The long and short of it with AAC

The long and short of it with AAC

How to play the long and short game with AAC.

Golf. Arguably the world’s most boring sport. For some of you, you love it, all power to you! For the majority though, the thought of watching someone in a polo top and checked pants hit a ball around a grassy patch gives you as much excitement as watching a kettle boil.

Myself, I am in the latter camp. However, golf offers us a great analogy that I must draw from so bear with me.

In golf you have the long game and the short game.

The long game is being able to drive a tiny white ball a couple hundred metres down the green. The short game being the skill needed to hit aforementioned tiny ball into tiny hole.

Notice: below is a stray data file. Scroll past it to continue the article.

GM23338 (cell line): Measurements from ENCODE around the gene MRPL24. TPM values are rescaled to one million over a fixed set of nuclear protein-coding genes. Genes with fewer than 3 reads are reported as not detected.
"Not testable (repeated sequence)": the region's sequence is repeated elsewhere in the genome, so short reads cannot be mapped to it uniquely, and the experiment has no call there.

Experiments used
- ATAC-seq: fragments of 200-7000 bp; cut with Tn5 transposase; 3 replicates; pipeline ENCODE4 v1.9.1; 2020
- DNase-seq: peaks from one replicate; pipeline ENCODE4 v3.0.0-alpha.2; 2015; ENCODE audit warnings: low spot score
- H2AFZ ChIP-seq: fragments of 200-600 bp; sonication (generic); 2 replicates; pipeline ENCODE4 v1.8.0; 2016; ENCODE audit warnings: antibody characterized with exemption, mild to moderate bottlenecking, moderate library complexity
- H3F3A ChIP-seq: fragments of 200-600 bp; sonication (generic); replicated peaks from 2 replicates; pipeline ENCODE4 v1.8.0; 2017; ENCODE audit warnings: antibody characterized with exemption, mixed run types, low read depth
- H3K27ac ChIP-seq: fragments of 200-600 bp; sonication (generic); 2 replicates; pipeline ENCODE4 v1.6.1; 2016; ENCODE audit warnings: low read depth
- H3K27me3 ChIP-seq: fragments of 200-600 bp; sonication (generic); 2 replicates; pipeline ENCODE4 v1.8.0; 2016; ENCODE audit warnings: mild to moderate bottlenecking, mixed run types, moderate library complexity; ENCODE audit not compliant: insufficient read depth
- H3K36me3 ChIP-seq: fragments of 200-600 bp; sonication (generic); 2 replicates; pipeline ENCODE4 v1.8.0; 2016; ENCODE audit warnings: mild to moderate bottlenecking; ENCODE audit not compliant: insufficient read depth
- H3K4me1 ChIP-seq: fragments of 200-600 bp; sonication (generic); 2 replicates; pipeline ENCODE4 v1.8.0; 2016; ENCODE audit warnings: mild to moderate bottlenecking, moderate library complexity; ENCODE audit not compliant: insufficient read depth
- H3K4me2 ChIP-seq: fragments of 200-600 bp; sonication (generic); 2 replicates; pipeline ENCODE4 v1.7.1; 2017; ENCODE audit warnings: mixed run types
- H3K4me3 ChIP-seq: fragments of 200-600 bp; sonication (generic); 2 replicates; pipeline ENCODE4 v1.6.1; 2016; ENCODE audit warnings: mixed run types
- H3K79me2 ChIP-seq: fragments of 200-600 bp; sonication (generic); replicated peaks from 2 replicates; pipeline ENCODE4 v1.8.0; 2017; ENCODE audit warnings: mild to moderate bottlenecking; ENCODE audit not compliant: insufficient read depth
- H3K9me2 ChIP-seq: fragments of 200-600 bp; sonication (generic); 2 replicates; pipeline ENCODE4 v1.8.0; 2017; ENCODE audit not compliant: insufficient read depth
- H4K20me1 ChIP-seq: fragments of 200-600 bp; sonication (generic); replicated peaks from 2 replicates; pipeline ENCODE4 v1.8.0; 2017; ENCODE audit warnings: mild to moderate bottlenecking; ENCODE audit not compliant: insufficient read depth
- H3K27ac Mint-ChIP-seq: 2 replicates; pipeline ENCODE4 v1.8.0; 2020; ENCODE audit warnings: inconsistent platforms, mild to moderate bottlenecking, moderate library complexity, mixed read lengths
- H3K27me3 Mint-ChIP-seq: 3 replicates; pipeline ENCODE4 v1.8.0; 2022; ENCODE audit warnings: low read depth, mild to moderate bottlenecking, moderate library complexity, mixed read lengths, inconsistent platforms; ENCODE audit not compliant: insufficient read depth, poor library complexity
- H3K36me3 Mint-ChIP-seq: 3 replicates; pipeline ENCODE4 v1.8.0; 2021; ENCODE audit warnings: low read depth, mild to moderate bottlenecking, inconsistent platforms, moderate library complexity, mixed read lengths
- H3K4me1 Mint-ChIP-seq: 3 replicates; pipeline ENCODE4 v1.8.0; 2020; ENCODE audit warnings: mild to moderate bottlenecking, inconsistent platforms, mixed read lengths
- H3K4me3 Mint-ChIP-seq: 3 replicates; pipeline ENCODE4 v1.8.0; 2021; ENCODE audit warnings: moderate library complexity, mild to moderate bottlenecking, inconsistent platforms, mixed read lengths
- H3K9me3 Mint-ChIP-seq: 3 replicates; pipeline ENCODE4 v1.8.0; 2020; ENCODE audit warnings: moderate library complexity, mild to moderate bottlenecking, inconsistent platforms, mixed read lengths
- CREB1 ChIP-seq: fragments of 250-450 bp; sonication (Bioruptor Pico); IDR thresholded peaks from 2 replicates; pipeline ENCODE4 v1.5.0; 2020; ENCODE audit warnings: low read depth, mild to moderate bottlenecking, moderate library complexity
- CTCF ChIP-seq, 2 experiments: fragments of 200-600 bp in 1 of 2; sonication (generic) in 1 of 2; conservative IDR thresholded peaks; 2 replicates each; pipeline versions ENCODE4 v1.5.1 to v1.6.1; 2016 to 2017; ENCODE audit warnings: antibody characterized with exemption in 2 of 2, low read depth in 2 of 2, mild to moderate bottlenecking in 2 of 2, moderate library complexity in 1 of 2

I think this reflects how we should be using AAC. We must have a great AAC long game and a great AAC short game. So, let’s look at this idea deeper.

The Short Game

Most of our energy goes into the short game. It is in front of us here and now and we want to help our AAC users experience success in their everyday life. We want to help them get their immediate wants and needs met. The short game is crucial for AAC success because the client and the clients support networks need to see early success for motivation and continued use.

What does a good short game look like?

I would suggest that to have a good AAC short game you need the following:

  • A way for them to get their immediate wants and needs met
  • The ability to connect socially with others
  • A way of communicating Independently, even if this is still developing
  • Being able to direct people in their environment